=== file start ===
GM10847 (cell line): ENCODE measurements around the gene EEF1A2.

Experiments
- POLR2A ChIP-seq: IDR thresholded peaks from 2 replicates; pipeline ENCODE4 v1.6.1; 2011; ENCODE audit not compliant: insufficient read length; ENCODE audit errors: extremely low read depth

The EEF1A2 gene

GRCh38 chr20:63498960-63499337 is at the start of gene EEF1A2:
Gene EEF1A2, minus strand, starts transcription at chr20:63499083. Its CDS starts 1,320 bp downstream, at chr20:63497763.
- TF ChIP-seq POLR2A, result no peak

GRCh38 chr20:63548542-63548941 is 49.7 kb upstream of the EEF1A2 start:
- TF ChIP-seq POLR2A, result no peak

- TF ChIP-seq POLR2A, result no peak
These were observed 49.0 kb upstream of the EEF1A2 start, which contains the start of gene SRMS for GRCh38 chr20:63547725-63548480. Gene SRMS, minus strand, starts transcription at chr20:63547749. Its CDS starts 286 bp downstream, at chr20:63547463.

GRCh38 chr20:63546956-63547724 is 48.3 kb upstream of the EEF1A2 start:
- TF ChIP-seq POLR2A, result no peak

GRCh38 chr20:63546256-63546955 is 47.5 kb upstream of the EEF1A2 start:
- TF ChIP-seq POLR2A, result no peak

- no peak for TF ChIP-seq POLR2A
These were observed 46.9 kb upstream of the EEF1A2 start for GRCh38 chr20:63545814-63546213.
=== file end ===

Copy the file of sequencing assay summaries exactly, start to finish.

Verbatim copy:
GM10847 (cell line): ENCODE measurements around the gene EEF1A2.

Experiments
- POLR2A ChIP-seq: IDR thresholded peaks from 2 replicates; pipeline ENCODE4 v1.6.1; 2011; ENCODE audit not compliant: insufficient read length; ENCODE audit errors: extremely low read depth

The EEF1A2 gene

GRCh38 chr20:63498960-63499337 is at the start of gene EEF1A2:
Gene EEF1A2, minus strand, starts transcription at chr20:63499083. Its CDS starts 1,320 bp downstream, at chr20:63497763.
- TF ChIP-seq POLR2A, result no peak

GRCh38 chr20:63548542-63548941 is 49.7 kb upstream of the EEF1A2 start:
- TF ChIP-seq POLR2A, result no peak

- TF ChIP-seq POLR2A, result no peak
These were observed 49.0 kb upstream of the EEF1A2 start, which contains the start of gene SRMS for GRCh38 chr20:63547725-63548480. Gene SRMS, minus strand, starts transcription at chr20:63547749. Its CDS starts 286 bp downstream, at chr20:63547463.

GRCh38 chr20:63546956-63547724 is 48.3 kb upstream of the EEF1A2 start:
- TF ChIP-seq POLR2A, result no peak

GRCh38 chr20:63546256-63546955 is 47.5 kb upstream of the EEF1A2 start:
- TF ChIP-seq POLR2A, result no peak

- no peak for TF ChIP-seq POLR2A
These were observed 46.9 kb upstream of the EEF1A2 start for GRCh38 chr20:63545814-63546213.